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    Pockets

    Hot 2 years ago

    There was a little boy who had just learned to count on his fingers.
    One day his uncle came to visit and the boy was anxious to show off his newly acquired skill.
    He told the uncle to ask him an addition question.
    So the uncle asked, "What is three plus four?"
    The little boy counts it out on his fingers and said, "Seven."
    The uncle said, "Listen kid, you can't count it out on your hands because someday when you are in school, a teacher will get mad at you for it. Now put your hands in your pockets."
    So the little boy put his hands in his pockets and his uncle asked, "What is five plus five?"
    The uncle saw movement in the boys pockets, then the boy said, "Eleven."

    What is two plus two?

    Hot 5 years ago

    An engineer, a physicist, and a lawyer were being interviewed for a position as chief executive officer of a large corporation. The engineer was interviewed first, and was asked a long list of questions, ending with "How much is two plus two?" The engineer excused himself, and made a series of measurements and calculations before returning to the board room and announcing, "Four." The physicist was next interviewed, and was asked the same questions. Again, the last question was, "How much is two plus two?" Before answering the last question, he excused himself, made for the library, and did a great deal of research. After a consultation with the United States Bureau of Standards and many calculations, he also announced, "Four." The lawyer was interviewed last, and again the final question was, "How much is two plus two?" The lawyer drew all the shades in the room, looked outside to see if anyone was there, checked the telephone for more...

    Economist

    Hot 6 years ago

    A mathematician, an accountant and an economist apply for the same job.
    The interviewer calls in the mathematician and asks "What do two plus two equal?"
    The mathematician replies "Four."
    The interviewer asks "Four, exactly?" The mathematician looks at the interviewer incredulously and says
    "Yes, four, exactly."
    Then the interviewer calls in the accountant and asks the same question "What do two plus two equal?" The
    accountant says "On average, four - give or take ten percent, but on average, four."
    Then the interviewer calls in the economist and poses the same question "What do two plus two equal?"
    The economist gets up, locks the door, closes the shade, sits down next to the interviewer and says "What do you want it to equal?"

    Life Will Not Be Like Star Trek-----------------------------------------There are so many Star Trek(tm) spin-offs that it is easy to fool yourself into thinking that the Star Trek vision is an accurate vision of the future. Sadly, Star Trek does not take into account the stupidity, selfishness, and horniness of the average human being. Allow me to describe some of the more obvious errors in the Star Trek vision. Medical Technology------------------------On Star Trek, the doctors have handheld devices that instantly close any openings in the skin. Imagine that sort of device in the hands of your unscrupulous friends. They would sneak up behind you and sealyour ass shut as a practical joke. The devices would be sold in novelty stores instead of medical outlets. All things considered, I'm happy that it's not easy to close other people's orifices. Transporter--------------It would be great to be able to beam your molecules across space and then reassemble them. The only problem is that more...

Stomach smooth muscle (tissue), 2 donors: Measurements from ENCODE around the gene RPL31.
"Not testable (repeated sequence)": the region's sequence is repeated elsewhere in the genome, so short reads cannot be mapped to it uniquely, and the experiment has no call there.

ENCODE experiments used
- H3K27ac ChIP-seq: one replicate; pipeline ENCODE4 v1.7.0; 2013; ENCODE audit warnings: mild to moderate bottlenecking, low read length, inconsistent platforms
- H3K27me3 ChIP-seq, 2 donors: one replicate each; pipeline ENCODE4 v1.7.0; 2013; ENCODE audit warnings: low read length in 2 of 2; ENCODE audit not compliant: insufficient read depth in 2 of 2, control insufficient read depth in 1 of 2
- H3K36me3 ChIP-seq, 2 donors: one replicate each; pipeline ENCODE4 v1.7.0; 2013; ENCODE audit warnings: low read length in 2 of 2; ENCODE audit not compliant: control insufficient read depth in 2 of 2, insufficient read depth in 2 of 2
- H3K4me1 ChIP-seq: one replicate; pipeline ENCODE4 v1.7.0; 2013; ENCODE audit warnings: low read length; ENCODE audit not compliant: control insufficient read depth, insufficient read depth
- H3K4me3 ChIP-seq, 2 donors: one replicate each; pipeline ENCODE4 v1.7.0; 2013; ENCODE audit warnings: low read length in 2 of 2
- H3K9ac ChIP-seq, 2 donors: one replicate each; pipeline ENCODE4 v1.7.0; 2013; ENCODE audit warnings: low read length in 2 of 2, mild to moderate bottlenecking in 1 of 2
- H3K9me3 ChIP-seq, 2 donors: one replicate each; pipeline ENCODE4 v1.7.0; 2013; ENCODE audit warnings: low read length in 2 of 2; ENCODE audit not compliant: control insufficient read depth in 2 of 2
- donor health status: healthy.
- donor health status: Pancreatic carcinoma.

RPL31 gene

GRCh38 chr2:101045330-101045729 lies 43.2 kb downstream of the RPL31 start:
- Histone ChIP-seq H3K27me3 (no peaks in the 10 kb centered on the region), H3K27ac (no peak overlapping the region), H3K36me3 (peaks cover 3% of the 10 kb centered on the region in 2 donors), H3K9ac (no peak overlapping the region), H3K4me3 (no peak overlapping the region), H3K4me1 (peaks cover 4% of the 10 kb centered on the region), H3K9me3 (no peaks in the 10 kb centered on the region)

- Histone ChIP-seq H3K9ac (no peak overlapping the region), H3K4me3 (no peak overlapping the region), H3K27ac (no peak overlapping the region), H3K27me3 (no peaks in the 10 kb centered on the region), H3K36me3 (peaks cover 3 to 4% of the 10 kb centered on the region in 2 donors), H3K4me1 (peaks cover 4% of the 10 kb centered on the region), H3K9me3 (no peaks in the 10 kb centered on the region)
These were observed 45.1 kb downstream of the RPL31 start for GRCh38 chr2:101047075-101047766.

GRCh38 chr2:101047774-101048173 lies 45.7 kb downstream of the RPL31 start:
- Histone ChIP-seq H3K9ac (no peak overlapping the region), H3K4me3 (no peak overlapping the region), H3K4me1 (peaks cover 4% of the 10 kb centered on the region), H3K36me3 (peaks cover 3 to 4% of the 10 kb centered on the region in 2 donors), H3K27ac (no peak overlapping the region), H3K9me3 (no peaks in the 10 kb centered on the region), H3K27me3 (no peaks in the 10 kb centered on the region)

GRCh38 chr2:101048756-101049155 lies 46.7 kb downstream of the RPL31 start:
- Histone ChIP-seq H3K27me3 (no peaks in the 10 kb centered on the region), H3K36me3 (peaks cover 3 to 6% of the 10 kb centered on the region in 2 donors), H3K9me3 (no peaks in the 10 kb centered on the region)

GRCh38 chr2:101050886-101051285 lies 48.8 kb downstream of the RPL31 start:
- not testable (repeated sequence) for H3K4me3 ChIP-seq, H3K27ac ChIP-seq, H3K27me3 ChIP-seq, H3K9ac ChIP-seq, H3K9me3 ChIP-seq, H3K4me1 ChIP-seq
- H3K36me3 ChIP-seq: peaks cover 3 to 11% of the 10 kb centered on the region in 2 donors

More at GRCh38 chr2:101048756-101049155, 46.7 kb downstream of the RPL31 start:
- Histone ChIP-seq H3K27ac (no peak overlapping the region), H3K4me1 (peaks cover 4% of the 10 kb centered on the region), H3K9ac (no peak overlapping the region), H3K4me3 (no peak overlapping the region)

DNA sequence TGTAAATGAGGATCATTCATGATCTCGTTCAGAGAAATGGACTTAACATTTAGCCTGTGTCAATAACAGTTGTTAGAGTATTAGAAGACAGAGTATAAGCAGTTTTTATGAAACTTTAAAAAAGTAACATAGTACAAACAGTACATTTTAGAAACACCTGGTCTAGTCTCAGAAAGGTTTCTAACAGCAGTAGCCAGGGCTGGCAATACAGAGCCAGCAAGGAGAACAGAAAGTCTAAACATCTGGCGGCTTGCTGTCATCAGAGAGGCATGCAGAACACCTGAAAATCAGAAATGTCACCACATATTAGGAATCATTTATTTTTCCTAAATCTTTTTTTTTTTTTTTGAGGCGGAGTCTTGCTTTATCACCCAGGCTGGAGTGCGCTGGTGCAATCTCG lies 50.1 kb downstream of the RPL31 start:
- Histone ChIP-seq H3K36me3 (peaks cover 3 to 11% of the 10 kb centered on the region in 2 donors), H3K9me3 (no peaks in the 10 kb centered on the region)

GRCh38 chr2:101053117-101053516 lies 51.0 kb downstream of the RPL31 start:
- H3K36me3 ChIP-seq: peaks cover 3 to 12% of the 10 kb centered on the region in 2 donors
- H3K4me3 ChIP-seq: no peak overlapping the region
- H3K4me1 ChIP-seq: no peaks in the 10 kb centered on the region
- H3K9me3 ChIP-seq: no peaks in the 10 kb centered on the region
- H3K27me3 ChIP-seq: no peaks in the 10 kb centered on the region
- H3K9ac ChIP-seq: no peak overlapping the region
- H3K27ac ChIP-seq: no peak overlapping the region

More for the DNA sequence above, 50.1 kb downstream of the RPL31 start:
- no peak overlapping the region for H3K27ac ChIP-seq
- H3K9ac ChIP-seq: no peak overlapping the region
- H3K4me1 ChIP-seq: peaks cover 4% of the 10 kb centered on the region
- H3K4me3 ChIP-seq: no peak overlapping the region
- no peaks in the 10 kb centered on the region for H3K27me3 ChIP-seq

Amazing Anagrams

    Hot 1 year ago

    Amazing AnagramsDormitory == Dirty Room Desperation == A Rope Ends It The Morse Code == Here Come Dots Slot Machines == Cash Lost in 'em Animosity == Is No Amity Snooze Alarms == Alas! No More Z's Alec Guinness == Genuine Class Semolina == Is No Meal The Public Art Galleries == Large Picture Halls, I Bet A Decimal Point == I'm a Dot in Place The Earthquakes == That Queer Shake Eleven plus two == Twelve plus one Contradiction == Accord not in it This one's amazing: [From Hamlet by Shakespeare] To be or not to be: that is the question, whether tis nobler in the mind to suffer the slings and arrows of outrageous fortune. Becomes: In one of the Bard's best-thought-of tragedies, our insistent hero, Hamlet, queries on two fronts about how life turns rotten. And the grand finale: "That's one small step for a man, one giant leap for mankind." - Neil A. Armstrong becomes: A thin man ran; makes a large stride; left planet, pins flag on moon! On to Mars!

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